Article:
News archive [blog]

CutStop news archive

An employer's organisation has raised concerns about the impact of the government’s public sector cuts on private sector business. Commenting on the Recruitment and Employment Confederation's latest employers' survey, JobsOutlook, the organisation pointed out that economic uncertainty is dampening permanent hiring intentions, while increasing the demand for flexible staffing.The monthly survey of 600 employers found that 67 per cent of employers said they had short-term plans to increase their permanent workforce over the next three months, compared to 74 per cent last month. With regards to longer prospects, 49 per cent of employers expect to expand their permanent hires over the next year, compared to 66 per cent last month.A REC news release said: "The impact of the public sector cuts on private sector jobs remains a concern. A total of 20% of private sector employers now say they will have either a quite serious or serious impact on them."In a TUC blog, policy officer Paul Sellers drew attention to a two-fold impact: • loss of trading opportunities in the public sector• loss of consumer demand as public sector workers are displaced, or fear that they will be displaced."No surprise then that employers organisations such as REC are belatedly starting to worry about Government policy," he said.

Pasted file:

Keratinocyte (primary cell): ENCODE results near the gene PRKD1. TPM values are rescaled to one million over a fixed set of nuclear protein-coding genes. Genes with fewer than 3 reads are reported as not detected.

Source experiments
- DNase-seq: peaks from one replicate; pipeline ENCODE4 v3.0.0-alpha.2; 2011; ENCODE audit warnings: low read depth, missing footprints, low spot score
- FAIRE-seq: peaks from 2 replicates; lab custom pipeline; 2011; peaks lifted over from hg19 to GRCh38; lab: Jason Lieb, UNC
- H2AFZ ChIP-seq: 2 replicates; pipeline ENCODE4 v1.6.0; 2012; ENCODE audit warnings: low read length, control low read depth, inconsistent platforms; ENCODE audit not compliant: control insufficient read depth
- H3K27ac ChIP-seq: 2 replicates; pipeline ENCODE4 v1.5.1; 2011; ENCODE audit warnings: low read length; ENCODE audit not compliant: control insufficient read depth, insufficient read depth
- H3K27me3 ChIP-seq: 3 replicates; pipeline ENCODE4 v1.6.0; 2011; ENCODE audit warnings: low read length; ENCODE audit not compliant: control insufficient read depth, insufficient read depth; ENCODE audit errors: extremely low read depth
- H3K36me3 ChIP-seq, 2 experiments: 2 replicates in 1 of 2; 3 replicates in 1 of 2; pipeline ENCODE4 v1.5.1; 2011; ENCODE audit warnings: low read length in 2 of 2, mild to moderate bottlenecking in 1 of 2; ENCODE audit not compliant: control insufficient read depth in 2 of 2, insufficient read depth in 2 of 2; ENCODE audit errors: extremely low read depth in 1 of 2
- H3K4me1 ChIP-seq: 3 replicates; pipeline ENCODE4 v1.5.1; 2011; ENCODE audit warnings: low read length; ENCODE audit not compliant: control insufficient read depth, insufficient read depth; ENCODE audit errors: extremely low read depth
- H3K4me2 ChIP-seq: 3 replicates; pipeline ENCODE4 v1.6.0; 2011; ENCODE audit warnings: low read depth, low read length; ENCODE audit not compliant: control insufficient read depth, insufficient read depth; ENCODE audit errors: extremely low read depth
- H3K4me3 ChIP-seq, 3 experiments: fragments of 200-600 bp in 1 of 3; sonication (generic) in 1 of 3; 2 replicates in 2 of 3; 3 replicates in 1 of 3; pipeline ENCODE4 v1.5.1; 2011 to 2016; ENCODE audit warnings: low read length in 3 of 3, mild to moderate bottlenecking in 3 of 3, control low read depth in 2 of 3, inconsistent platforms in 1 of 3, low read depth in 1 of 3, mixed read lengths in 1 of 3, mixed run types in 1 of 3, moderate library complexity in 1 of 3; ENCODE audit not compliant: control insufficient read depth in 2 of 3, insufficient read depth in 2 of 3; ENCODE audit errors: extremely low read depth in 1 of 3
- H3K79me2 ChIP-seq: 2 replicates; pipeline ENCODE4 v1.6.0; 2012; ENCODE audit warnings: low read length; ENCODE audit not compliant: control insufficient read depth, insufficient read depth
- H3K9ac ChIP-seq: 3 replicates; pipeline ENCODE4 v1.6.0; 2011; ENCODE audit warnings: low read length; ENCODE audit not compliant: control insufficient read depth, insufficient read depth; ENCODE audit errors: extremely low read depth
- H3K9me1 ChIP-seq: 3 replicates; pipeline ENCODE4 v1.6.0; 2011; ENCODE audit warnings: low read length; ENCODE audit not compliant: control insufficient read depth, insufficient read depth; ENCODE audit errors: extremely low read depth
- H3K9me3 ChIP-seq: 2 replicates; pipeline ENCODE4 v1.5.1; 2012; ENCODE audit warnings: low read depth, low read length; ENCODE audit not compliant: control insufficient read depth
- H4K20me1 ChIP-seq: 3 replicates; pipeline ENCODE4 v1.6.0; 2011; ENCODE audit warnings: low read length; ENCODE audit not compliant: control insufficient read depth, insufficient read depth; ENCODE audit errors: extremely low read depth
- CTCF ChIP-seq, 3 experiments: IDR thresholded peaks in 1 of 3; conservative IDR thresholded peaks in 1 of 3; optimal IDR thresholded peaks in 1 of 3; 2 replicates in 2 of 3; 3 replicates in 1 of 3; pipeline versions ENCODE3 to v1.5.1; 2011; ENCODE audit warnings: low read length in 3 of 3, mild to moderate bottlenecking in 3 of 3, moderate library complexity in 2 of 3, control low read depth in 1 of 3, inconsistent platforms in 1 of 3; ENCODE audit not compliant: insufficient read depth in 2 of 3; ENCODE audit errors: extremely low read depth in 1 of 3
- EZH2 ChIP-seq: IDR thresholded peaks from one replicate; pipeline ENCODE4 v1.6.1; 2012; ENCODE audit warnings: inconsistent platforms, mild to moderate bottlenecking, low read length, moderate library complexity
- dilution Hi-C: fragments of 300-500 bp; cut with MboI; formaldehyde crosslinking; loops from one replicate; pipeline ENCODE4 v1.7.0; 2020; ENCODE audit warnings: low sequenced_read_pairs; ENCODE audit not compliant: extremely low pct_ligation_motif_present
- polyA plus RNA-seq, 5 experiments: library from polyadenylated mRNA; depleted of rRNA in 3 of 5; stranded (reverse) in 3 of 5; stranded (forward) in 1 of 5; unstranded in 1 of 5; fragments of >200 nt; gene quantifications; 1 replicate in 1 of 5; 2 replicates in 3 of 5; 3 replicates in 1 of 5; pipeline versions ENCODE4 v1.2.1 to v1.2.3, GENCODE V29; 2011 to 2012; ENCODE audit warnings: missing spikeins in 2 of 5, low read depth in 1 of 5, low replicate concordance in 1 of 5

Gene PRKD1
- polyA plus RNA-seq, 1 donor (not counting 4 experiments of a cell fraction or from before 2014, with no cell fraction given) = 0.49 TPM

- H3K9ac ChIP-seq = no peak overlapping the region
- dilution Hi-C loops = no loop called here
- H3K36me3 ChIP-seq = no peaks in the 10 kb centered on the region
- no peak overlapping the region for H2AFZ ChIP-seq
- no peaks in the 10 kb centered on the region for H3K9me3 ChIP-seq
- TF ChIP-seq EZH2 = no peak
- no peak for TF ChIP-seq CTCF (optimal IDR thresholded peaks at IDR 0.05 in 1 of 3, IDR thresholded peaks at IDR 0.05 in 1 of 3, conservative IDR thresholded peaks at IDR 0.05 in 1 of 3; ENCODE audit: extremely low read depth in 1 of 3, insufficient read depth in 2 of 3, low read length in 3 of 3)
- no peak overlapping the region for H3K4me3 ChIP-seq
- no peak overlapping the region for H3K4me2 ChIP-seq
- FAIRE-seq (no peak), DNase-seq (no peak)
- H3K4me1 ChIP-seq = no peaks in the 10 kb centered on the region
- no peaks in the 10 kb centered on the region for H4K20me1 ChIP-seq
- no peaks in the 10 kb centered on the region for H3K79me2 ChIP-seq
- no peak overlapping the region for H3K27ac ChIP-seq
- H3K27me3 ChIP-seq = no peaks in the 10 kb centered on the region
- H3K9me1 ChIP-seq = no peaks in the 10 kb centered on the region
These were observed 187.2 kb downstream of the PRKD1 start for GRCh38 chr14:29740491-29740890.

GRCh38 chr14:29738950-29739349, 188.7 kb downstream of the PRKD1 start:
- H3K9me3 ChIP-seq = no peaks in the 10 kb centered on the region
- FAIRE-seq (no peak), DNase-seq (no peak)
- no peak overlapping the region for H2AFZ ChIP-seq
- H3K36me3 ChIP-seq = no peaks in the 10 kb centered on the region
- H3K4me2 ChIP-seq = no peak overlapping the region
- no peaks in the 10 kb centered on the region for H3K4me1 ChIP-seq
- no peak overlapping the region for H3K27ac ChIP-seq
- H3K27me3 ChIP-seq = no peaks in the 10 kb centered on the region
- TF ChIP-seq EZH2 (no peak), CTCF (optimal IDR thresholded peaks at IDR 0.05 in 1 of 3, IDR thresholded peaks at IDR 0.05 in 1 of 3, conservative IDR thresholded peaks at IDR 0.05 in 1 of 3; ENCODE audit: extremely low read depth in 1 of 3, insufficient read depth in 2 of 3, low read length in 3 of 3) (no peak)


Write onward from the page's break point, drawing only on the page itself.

It's time to register your protest at the biggest cut to private and public sector pensions in British history. By linking future pension increases to the consumer price index (CPI) rather than retail prices (RPI), the government this April slashed pensions payments by at least 15% over every worker's lifetime.You can now sign an online petition to the House of Commons objecting to this move - and if more than 100,000 people sign up the subject is eligible for debate in the Commons.Go to http://epetitions.direct.gov.uk/petitions/1535 and make sure the RPI-CPI switch – which was made without consultation or negotiation of any kind - is debated in parliament. At the time of writing, 17,000 people had already signed.Prospect has campaigned against the switch from the day it was announced. It affects every pension scheme in the private sector that does not specifically guarantee to link pension increases to RPI, and every scheme in the public sector.Prospect is one of six trade unions and pensioner organisations that has challenged the CPI switch in the High Court. We argue that CPI is not a fair measure of the cost of living for pensioners since it measures changes in consumer behaviour (ie trading down to cheaper goods) rather than price increases for the same goods.CPI also excludes housing costs, which the government maintains most pensioners do not incur since they already own their home outright.The unions' application for a judicial review is scheduled to be heard in court on October 25.Prospect has produced a video briefing on the RPI-CPI switch.You can find out how the government e-petitions site works here.